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were defeated on an amendment to primary legislation in this House, it would then go to another place; the other place might insist on its original legislation and it would come back here. It is possible for us to see the same piece of legislation return very quickly indeed when we are considering Commons amendments. Would that be the case in timing terms under this set of circumstances?

I am thinking of Ministers praying in aid the argument that if the House disagrees with the legislation it can have either a small amendment or it can reject it--in which case the whole thing falls and the Lords are doing a terrible disservice to the nation.

Lord McIntosh of Haringey: There is a greater delay than with primary legislation. Ministers could argue that point and the House would have to decide whether that argument was justified or not.

Lord Campbell of Alloway: I thank the Minister for the clarity of his exposition on the situation. It is much appreciated. From what the noble Lord said, it would appear that we are wholly dependent upon the Joint Committee for scrutiny. It is the Joint Committee on secondary legislation, as I understand it. Has any thought be given as to the workload of that committee, how it will discharge its functions and whether it will be provided with adequate resources to discharge this mammoth task?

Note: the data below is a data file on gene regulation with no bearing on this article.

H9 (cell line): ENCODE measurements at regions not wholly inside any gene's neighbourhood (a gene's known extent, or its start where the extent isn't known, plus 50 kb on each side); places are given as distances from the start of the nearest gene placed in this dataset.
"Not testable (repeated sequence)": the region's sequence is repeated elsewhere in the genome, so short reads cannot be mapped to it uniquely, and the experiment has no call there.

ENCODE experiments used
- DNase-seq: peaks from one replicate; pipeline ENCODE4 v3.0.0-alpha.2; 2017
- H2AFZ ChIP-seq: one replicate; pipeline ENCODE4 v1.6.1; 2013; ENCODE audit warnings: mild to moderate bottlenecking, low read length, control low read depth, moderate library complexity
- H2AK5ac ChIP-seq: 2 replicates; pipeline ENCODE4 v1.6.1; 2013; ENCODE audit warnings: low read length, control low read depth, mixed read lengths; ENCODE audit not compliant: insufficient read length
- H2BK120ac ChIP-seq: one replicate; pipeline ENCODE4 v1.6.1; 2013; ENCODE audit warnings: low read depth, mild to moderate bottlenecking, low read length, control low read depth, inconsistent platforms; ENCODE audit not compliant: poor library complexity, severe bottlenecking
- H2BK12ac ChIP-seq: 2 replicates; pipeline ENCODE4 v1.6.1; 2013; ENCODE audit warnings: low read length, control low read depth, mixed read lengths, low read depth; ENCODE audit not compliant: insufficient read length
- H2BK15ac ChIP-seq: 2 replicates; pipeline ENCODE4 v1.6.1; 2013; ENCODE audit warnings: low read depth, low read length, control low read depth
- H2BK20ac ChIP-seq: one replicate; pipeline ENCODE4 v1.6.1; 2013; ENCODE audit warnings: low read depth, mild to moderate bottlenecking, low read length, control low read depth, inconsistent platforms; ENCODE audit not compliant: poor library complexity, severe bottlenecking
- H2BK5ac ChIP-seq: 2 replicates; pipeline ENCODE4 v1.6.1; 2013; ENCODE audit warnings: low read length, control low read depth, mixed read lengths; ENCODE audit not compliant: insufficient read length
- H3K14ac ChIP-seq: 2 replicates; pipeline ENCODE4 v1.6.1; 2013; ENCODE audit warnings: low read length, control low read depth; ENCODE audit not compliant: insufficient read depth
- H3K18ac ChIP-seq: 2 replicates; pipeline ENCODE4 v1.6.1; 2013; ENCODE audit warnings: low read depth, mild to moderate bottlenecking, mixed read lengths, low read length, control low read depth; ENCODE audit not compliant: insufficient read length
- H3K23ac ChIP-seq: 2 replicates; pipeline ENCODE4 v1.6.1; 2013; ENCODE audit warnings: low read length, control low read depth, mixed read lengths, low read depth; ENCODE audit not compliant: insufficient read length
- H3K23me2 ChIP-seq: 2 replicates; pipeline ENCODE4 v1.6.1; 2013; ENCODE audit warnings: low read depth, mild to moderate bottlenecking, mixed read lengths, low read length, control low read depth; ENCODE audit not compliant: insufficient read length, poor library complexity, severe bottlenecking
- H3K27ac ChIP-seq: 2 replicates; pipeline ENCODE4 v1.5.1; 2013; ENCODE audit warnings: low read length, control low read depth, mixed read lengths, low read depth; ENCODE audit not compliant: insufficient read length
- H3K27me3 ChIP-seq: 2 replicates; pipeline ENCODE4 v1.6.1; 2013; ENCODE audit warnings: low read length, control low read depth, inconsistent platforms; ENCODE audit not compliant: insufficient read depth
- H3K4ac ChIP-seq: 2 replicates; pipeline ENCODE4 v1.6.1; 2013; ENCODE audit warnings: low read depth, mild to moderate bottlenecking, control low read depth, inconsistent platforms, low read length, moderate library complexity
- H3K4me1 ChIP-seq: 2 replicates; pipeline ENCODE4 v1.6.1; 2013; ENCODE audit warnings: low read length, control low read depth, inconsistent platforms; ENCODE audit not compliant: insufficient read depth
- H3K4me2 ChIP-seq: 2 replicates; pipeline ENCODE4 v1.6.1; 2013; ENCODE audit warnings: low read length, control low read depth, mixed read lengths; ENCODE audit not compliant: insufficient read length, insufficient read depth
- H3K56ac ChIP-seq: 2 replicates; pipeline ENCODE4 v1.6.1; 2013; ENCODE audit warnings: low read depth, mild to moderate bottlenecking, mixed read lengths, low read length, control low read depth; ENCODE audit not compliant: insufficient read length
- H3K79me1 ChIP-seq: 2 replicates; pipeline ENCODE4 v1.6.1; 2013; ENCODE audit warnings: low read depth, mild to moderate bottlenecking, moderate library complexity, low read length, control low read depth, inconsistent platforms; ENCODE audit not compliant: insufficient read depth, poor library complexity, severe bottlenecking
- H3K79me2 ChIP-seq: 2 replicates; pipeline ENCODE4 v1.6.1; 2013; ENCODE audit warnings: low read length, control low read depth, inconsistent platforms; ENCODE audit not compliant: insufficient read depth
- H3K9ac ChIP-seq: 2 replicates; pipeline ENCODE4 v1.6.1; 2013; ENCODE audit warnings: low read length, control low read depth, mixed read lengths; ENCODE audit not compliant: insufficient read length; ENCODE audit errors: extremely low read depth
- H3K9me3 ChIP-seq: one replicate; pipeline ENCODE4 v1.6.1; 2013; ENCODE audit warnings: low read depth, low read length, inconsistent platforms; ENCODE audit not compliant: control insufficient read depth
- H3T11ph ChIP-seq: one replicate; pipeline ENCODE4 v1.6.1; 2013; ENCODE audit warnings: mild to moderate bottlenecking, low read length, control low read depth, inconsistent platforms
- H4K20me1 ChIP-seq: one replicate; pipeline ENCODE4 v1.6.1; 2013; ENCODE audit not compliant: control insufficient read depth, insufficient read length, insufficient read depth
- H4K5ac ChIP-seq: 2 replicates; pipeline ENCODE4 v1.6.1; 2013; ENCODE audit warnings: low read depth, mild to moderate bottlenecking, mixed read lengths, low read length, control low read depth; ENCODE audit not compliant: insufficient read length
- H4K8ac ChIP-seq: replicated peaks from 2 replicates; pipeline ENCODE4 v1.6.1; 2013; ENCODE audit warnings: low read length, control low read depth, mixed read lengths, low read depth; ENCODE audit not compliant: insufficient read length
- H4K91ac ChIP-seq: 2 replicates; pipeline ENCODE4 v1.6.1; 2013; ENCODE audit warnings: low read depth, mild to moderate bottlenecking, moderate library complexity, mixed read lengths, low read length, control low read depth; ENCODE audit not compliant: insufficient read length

Lord McIntosh of Haringey: That is precisely what I am not saying. I am not saying that it is only the Committee on Delegated Powers and Deregulation which can propose amendments. I am saying that when a companion Motion on a regulatory reform order is presented in the House, any Member of the House can propose an amendment. That is why I am saying that the situation is comparable to that in primary legislation.

As to the issue of the workload on the Delegated Powers and Deregulation Committee, that is a serious matter. My noble and learned friend Lord Falconer acknowledged that on Tuesday. It is a matter for the House authorities to consider. I am sure they are taking it very seriously.

I know that the noble Lord, Lord Campbell, wishes to come back on that point, but perhaps I may elucidate a little bit further for the noble Viscount, Lord Goschen. An order could be laid again without going through the whole procedure. So the argument of, "This is intolerable delay", which might otherwise arise, is slightly weakened. The House would be entitled to take any threat from wicked Ministers--none of whom is in this Government, of course--with a grain of salt.